Introduction to Japanese Writing: Hiragana Group 1: Vowels (あいうえお)

Did you miss our introduction to Hiragana?  If so, you can go back and read it here.

In this lesson we will be looking at first five Hiragana characters on the Kana Chart.  Going down the first column on the left-hand side, we see the following characters, in order:

  • あ [A]
  • い [I]
  • う [U]
  • え [E]
  • お [O]

Since we are in the first column, these kana represent bare vowel sounds; no initial consonant is attached to them.

Also worthy of noting here is that the order of the vowels (a, i, u, e, o) differs from English vowel order (a, e, i, o, u).

When sorting Japanese words alphabetically, the consonant (or lack of one, in this case) takes precedence in sorting overall position on the list, with the vowels serving to further refine the order from there.  Thus, if we took five random kana (let’s say が [ga], か [ka], ぬ [nu], お [o], and え [e]), we could sort them as follows:

  • Reading the column headings on the kana chart from left to right gives us the vowels, followed by K, G, S, T, D, N, H, B, P, M, R, Y, and W.  Thus, we know that お [o] and え [e] belong near the head of the list, and that か[ka], が [ga], and ぬ [nu] go in that order behind them, since consonant order after the vowel column is K, G, and then N.
  • Using vowel order to sort the remaining kana, we realize that え [e] comes before お [o].  Thus, the final sorted order for the five sample kana would be え [e], お [o], か [ka], が [ga], ぬ [nu].
  • If this is a bit much to take in at first, no need to worry.  Our primary concern at this stage is becoming familiar with the characters and how to write them.  Greater familiarity with their ordering will come as you get accustomed to using them.

How to Write

Stroke order is a critically important topic in Japanese handwriting.  Memorization of the proper stroke order serves several purposes.  Primarily:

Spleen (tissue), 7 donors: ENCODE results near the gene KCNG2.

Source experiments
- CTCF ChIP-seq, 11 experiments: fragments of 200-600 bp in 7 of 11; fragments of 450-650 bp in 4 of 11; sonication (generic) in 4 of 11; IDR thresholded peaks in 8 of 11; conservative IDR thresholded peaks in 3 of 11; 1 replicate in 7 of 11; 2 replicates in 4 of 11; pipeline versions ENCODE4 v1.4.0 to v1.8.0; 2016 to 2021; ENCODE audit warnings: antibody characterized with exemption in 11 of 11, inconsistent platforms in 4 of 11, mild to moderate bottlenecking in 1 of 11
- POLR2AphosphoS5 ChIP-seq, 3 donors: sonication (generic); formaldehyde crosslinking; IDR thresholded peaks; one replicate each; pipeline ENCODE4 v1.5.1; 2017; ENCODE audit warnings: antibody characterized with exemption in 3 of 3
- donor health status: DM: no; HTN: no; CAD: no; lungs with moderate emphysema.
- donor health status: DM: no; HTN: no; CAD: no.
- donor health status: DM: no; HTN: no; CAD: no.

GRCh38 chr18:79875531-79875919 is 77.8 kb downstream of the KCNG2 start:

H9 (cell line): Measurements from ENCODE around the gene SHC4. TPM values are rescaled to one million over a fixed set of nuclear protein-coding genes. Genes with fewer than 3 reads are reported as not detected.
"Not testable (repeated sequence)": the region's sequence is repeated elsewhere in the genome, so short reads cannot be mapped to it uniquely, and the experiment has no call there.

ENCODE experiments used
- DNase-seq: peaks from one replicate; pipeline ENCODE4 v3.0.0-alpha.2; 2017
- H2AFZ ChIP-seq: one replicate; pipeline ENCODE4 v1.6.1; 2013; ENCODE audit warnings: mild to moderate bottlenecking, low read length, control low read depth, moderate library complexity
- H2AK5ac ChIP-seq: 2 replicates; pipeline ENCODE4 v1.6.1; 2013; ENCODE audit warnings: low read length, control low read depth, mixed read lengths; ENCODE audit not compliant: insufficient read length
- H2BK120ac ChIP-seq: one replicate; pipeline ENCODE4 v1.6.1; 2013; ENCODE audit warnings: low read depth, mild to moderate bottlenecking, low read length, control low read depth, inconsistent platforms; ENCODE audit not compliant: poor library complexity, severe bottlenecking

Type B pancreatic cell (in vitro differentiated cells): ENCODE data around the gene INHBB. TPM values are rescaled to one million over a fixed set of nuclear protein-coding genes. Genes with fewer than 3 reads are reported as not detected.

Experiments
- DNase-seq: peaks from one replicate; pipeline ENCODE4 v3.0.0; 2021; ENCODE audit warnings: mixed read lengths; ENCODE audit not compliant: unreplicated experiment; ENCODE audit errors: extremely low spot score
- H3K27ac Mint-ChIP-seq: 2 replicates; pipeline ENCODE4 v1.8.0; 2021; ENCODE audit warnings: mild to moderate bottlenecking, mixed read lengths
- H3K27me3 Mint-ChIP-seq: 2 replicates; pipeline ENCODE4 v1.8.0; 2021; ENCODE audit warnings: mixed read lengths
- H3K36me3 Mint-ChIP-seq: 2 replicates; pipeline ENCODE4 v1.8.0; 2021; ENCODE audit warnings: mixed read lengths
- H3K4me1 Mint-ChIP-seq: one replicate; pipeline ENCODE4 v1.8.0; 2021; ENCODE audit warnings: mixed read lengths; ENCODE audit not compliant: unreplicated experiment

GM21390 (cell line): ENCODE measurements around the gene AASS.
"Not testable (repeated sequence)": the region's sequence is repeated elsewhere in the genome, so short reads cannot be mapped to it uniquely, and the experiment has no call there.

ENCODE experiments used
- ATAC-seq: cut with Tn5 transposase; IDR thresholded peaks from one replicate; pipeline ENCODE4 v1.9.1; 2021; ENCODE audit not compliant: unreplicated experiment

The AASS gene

• It helps to ensure that characters are properly formed, with all parts proportional and placed properly in relation to each other
  • It serves as a mnemonic tool for assisting in remembering how to write parts of characters that are frequently reused (especially when dealing with kanji)

Getting started, the following principles will assist you in remembering the proper stroke order for Hiragana characters:

  • All characters should be about the same height and width relative to each other.
  • Stroke order generally goes from top to bottom and left to right, however where a horizontal stroke crosses  or intersects with a vertical stroke the horizontal stroke is written first.

With that, let’s dive in to how to write our first five characters!

For each character in this group we’ve presented a diagram that shows the completed character, followed by images showing the stroke-by-stroke buildup of how to write it, with red arrows to indicate the direction of each stroke.  For a better look, you can click on any image to enlarge it.  Practice writing each character a few times to get used to how it flows.

Vocabulary Practice

The following words can be written using only the characters we have covered so far.  Once you’ve practiced reading them a couple of times, try writing them on a piece of paper without looking and see how well you do.

  • あい [a i] love
  • うえ [u e] up, above
  • あおい [a o i] blue
  • あう [a u] to meet


When you’re ready, click here to move on to Group 2: K!

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Paul Baptist

Paul Baptist

Japanese linguist, web developer, bassist, teacher, and long-time anime fan.

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